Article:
Tiling in DirectX: Part 1
With a good amount of C/C++ and basic DirectX knowledge, the reader should be able to go through this tutorial and be able to pick up a few things, I hope. I assume that the reader knows enough DirectX to set up DirectDraw and can load a bitmap from a file to an off-screen surface. I will not be describing how to load bitmaps in this article.
Throughout the article, I will be using Windows/DirectX terminology, but for those of you programming for DOS or some other platform, donít worry; all the methods presented are somewhat portable : )
Note: My code may not be the most bug-free in the world, and my techniques may not be the most efficient, but Iím trying my best. Enjoy!
What the Heck is a Tile?
A tile is a small bitmap that is bit-block-transferred, or "blitted" to a surface along with other tiles of similar or different appearances to form a representation of your game world. "Tiling" saves lots of memory by creating virtual bitmaps, as opposed to using a single bitmap for your game. Nowadays, the common tile size is 32*32 or 16*16 pixels, with maps ranging from a few tiles to a few hundred tiles.
During game initialization or setup, maps are loaded from ASCII text files in a format quite like this, where "1" stands for one particular tile, "2" stands for another, and so on.
Maps can also be declared within the code as char arrays, but it is not really preferred. In the tutorial, Iíll be using this format even though I strongly suggest using file i/o to load maps from separate files.
Many programmers like to represent their tiled worlds with a tile class or struct, which may include flags for various "walkable" properties (solid vs. non-solid for example), extra items to be placed on specific tiles, animated tiles, and multiple tile layers, to name a few. But for our uses, putting the tiles on the screen, a tile class would be over-doing it a little.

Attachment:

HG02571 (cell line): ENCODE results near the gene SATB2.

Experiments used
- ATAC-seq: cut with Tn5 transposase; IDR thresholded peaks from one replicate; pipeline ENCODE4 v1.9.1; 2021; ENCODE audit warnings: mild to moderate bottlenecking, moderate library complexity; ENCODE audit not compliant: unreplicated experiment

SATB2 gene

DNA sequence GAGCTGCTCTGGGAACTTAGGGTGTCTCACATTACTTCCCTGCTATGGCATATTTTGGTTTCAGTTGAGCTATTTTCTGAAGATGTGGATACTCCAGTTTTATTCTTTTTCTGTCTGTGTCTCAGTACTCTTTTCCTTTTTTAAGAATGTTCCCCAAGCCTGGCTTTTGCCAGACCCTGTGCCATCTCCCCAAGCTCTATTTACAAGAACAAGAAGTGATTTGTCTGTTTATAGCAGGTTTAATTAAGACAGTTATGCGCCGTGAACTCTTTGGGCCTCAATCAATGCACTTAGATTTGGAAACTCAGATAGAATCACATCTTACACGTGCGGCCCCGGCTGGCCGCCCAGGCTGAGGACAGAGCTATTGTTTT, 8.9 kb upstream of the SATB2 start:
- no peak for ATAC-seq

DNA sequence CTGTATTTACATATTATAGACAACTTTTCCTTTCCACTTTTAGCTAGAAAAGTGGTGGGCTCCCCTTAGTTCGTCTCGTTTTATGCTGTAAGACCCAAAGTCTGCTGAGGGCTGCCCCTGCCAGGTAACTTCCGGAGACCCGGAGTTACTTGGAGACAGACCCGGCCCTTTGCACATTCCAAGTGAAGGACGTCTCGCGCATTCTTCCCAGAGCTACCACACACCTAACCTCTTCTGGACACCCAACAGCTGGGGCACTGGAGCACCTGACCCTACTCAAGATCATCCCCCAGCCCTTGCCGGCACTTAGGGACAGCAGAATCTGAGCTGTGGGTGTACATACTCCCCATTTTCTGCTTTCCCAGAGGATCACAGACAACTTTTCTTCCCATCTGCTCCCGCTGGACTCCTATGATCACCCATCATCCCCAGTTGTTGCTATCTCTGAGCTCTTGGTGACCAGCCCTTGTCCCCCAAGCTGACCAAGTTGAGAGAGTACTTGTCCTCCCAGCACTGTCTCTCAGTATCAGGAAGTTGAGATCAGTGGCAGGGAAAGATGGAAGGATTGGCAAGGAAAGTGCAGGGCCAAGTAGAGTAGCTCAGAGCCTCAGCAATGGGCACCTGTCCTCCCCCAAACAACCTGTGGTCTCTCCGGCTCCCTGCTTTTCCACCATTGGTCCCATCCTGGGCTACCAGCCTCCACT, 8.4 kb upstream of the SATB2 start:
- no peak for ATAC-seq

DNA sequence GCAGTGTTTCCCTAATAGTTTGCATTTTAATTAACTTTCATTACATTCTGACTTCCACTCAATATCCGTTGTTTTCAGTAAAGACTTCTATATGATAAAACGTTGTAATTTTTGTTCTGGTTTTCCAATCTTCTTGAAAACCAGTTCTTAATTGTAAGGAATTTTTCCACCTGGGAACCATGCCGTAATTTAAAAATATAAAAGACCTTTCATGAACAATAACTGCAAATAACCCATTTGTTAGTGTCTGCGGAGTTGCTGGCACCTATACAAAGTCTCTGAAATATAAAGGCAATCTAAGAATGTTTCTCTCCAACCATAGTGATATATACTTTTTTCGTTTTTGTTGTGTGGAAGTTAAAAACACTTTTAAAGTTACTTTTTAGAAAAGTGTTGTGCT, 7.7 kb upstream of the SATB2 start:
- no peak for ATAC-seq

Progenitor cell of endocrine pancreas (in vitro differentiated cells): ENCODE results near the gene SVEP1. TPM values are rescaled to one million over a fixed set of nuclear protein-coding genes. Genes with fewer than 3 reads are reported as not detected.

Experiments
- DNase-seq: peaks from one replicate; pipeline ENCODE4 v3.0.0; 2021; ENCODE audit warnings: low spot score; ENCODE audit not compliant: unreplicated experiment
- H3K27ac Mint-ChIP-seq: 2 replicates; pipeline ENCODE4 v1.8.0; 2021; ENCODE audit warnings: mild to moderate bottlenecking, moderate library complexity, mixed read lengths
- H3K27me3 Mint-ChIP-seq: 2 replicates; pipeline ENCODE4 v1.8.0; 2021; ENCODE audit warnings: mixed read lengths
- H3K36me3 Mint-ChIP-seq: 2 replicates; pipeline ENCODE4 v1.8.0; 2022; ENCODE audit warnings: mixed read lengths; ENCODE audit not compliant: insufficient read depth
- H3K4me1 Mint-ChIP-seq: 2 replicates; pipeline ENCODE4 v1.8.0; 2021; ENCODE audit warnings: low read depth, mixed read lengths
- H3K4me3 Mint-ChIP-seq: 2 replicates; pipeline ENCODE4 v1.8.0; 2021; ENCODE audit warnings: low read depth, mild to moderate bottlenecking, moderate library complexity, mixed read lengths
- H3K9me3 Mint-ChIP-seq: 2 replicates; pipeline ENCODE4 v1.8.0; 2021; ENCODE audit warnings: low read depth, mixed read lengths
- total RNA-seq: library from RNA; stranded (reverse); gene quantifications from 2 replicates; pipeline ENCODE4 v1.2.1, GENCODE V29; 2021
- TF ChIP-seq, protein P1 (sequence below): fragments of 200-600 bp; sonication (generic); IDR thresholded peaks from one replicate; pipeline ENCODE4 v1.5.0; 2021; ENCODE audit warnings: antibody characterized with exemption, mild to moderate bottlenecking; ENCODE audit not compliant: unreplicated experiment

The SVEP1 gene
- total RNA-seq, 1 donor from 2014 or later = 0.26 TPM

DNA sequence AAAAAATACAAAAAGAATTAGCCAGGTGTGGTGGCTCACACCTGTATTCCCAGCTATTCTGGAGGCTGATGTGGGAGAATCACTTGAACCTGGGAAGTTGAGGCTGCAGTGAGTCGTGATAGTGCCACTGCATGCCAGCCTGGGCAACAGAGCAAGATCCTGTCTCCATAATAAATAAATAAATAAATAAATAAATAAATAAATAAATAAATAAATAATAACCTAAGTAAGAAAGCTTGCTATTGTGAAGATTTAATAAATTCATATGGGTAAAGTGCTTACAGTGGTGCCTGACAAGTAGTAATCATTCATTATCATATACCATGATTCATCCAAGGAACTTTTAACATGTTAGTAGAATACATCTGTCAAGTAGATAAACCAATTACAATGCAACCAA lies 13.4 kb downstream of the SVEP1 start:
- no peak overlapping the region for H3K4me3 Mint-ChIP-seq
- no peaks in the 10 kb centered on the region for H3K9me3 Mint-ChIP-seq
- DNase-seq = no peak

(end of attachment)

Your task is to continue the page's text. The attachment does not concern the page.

Weíll define our tile world like this, a 12 * 12 tile map in a 2D char array.
In this format, we can access any tile by map[x_tile][y_tile]. In this example, a tile defined as "2" is a wall, or a solid tile that the game characters cannot cross over. A tile with an ID# of "1" is a walkable area. We can redefine a tileís ID# by doing map[x_tile][y_tile] = new_id;
Next, we have to create a bitmap that will store each tileís graphic. You can either create your own tiles, OR you can steal them from your favorite RPG : ) Set it up something like this.
Note: In the tile drawing function, the RECTís are set up so that this format will work. If you would prefer to set up your tiles in the bitmap differently, set up the RECTís accordingly.
Finally, we can now create a function to turn that little char array filled with 1ís and 2ís into a graphical, DirectX display. Make sure you have DirectX already set up and running. I will go through each piece of code "NeHe style," since he has inspired me to write a tutorial and because his tutorials are always the easiest to understand.
Here we defined the tile size as 32*32 pixels, and the world size with 12 tiles high and 12 tiles wide.
tile is going to be used later in determining if the tile map[y][x], for example, has an ID# of 1 or 2 when we go through the loop of the map array. x and y are the two placeholder variables used when looping through the array and drawing the tile at its appropriate location. The RECT tile_src is going to specify which graphic is going to be used at each tile location, pointing at the offscreen surface where the tile graphic is kept.
In this piece of code, two "for" loops are established that go through our map array and capture the ID# for each tile, which is stored in tile.
Note: Our function goes through each tile one by one and blits each tile one by one. It is because of page flipping that it seems as if all of them are being blitted at the same time.
The tile_src RECT is now set up, depending on the tile ID stored in tile for the tile at map[y][x];
Now we blit the tile at the correct screen coordinates, which would be the x and y variable positions * 32 pixels. I used lpddsoffscreen as the name of the DirectX surface where my bitmap is loaded to. Yours might be loaded to a differently named surface.
This is my first article for GameDev.net and I plan to write more on the future. Iíll be happy if this article helps anyone whoís having trouble with these tiling methods or is new to DirectX. If somethingís wrong with the article, or you want to say you liked it (or hated it), please email me at email@example.com. Also, if the article helped to create a game, please tell me.
The next article
The next article will be building on this one and will possibly include scrolling with bigger worlds, clipping the tiles, collision detection, and animated tiles.
This article is © 2000 Martin Estevao. This article may not be re-printed without the authorís consent.